Source: Bloomberg

Turkey Put on Council of Europe Watchlist Over Rights Record

Updated on
  • Council agency reopens monitoring for first time since 2004
  • Turkey says it will have to ‘reconsider’ relations with group

Turkey’s relations with Western allies frayed further after a Council of Europe agency put the country on its watch list, saying its crackdown on opponents compromised human rights and the rule of law.

The Turkish Foreign Ministry said the decision by the Parliamentary Assembly of the Council of Europe to reopen the so-called monitoring procedure was politically motivated and would lead to a review of ties. The lira fell.

For more on previous PACE decisions, read: OSCE-Led Mission Says Turkey Election Board Contradicted the Law

The assembly denounced Turkish government actions before and after last year’s failed coup and said it put the country under closer scrutiny “to ensure that the serious concerns it has expressed about the respect for human rights, democracy and the rule of law are addressed.” Actions it deplored include large-scale dismissals of judges, prosecutors, police and academics, and the imprisonment of dozens of Kurdish lawmakers and mayors.

Although the organization has no binding power over its 47 members, its concerns over the the future of democratic institutions show the widening gulf between Turkey and its Western allies.

“After clear decision by Council of Europe to put Turkey under monitoring, now suspension of EU accession talks big step closer,” Kati Piri, the European Parliament’s rapporteur on Turkey, said on Twitter after the decision.

Ties that had already strained badly over the crackdown grew even worse in the weeks before an April 16 referendum that handed Turkish President Recep Tayyip Erdogan vastly expanded powers. Erdogan accused European countries of taking sides before the vote, likening some of them to fascist dictatorships after they blocked campaigning among Turkish expatriates.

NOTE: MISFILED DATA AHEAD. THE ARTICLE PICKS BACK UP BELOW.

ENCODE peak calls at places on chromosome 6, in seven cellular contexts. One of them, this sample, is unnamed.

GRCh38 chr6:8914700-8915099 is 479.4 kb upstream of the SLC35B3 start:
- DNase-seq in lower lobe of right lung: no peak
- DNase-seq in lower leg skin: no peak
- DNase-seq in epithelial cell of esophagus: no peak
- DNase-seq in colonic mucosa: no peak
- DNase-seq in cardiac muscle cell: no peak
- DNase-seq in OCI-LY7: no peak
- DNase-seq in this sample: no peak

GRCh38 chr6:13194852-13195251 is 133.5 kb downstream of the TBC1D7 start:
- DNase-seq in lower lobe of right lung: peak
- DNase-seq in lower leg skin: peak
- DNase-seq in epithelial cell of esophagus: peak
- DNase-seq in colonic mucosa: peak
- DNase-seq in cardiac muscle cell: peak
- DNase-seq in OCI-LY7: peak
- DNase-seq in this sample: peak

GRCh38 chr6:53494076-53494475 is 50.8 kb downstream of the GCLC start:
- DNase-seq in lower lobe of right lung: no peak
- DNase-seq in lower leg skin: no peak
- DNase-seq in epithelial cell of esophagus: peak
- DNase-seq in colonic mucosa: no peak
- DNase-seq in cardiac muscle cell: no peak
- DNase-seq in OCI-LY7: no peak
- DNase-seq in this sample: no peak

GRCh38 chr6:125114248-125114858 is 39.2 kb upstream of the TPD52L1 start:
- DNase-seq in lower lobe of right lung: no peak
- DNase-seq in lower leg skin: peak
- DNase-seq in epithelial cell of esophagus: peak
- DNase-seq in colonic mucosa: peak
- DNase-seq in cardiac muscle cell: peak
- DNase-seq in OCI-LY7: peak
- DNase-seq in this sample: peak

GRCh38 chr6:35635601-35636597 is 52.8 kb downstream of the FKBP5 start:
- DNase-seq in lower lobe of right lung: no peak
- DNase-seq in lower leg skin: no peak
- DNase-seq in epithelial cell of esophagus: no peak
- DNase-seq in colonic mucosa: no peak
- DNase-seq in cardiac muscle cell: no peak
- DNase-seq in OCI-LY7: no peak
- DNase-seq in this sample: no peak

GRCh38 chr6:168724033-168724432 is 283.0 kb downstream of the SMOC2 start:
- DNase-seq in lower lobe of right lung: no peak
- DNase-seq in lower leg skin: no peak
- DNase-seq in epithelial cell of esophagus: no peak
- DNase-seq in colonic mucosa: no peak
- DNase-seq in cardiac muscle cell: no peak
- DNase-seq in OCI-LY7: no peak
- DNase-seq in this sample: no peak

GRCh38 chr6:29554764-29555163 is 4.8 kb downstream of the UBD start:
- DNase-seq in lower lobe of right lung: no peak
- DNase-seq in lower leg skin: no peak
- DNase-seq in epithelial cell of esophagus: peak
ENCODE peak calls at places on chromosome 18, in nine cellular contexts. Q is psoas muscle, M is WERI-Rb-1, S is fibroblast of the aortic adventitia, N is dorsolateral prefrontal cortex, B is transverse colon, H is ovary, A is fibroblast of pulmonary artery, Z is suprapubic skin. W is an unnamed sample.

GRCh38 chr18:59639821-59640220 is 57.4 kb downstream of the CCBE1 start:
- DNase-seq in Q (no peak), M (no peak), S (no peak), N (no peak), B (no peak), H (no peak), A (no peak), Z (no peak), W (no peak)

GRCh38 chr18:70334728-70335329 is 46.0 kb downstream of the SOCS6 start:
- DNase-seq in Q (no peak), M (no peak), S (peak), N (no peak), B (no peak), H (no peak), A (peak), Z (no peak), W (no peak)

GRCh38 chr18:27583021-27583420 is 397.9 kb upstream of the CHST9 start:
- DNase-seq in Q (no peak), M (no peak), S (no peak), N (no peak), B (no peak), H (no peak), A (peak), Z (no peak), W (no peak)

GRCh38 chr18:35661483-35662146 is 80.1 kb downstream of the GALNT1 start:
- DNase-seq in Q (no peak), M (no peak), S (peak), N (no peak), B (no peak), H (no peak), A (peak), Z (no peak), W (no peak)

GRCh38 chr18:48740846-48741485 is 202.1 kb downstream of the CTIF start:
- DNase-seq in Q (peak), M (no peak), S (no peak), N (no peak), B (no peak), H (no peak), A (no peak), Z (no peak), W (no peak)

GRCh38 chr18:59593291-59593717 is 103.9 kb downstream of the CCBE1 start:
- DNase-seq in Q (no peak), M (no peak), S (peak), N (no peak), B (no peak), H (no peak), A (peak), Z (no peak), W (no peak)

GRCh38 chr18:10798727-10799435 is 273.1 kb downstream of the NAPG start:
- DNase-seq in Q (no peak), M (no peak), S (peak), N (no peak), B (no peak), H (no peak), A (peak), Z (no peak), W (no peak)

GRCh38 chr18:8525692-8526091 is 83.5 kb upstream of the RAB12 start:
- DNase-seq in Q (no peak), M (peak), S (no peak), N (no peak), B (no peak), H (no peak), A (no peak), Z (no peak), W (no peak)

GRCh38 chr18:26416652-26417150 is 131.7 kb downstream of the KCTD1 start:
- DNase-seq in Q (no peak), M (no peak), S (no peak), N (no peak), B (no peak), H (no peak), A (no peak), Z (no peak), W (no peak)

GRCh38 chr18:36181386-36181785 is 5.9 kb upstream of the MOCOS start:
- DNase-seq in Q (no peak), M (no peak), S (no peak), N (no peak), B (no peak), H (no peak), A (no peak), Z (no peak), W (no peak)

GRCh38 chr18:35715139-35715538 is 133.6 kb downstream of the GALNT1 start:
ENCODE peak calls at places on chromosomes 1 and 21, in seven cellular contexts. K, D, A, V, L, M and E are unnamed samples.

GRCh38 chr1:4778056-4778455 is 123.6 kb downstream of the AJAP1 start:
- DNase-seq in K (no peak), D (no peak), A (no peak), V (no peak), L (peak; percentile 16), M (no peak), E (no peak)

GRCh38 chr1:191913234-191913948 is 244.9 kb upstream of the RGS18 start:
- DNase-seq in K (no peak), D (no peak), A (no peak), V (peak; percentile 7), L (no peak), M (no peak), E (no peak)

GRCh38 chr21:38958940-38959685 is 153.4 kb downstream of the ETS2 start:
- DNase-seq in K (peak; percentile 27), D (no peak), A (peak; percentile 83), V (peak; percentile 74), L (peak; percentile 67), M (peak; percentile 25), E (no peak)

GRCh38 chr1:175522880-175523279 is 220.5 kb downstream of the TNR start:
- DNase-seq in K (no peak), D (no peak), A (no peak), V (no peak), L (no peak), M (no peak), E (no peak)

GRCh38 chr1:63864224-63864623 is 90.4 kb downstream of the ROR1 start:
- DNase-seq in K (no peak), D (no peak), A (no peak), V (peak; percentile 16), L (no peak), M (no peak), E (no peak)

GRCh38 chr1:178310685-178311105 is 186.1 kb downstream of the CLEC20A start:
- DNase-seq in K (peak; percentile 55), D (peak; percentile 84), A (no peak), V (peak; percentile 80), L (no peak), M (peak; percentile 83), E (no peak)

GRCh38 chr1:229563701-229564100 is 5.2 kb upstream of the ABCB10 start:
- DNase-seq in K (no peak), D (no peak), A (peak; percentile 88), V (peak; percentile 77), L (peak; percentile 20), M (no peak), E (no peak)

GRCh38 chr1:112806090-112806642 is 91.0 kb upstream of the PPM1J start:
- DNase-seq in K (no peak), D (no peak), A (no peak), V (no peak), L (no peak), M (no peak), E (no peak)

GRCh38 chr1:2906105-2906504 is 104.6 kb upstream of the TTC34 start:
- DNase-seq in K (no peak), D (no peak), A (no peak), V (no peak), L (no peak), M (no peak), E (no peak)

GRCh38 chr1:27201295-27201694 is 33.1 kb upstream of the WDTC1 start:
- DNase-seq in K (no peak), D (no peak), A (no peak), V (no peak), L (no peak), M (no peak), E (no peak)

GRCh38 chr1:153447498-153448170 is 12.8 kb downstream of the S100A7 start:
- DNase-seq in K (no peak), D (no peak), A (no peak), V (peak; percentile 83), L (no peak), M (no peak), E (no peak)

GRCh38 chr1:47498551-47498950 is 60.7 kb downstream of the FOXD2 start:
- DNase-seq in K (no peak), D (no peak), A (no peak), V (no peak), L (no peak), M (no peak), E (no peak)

Read more on strained Turkey-European ties: EU Says Turkey Must Address Concerns on Constitutional Amendment

The lira extended losses on the assembly vote and was trading 0.6 percent lower at 3.5944 per dollar at 5:43 p.m. in Istanbul.

“Investors are watching how the relationship between Europe and Turkey will continue in the post-referendum period,” Firat Topal, a director of emerging markets sales & sales trading at Vienna-based Raiffeisen Centrobank AG, said by email. “And while this PACE decision doesn’t have enforcement powers, for investors it may still be a signal of deteriorating ties between Europe and Turkey.”

The assembly’s decision passed by a vote of 113 to 45 and marks the first time Turkey will be monitored since 2004. It also calls on the Turkish government to lift the state of emergency imposed after the takeover attempt as soon as possible and stop using decrees that circumvent parliamentary procedures.

On the day of the referendum, European Commission President Jean-Claude Juncker, foreign policy chief Federica Mogherini and Commissioner Johannes Hahn asked Turkey to address the Council of Europe’s concerns over the state of emergency. European Parliament legislators will discuss the outcome of the vote with Mogherini on Wednesday afternoon in Brussels.

— With assistance by Tugce Ozsoy

(Updates with comment from European Parliament rapporteur in fifth paragraph.)
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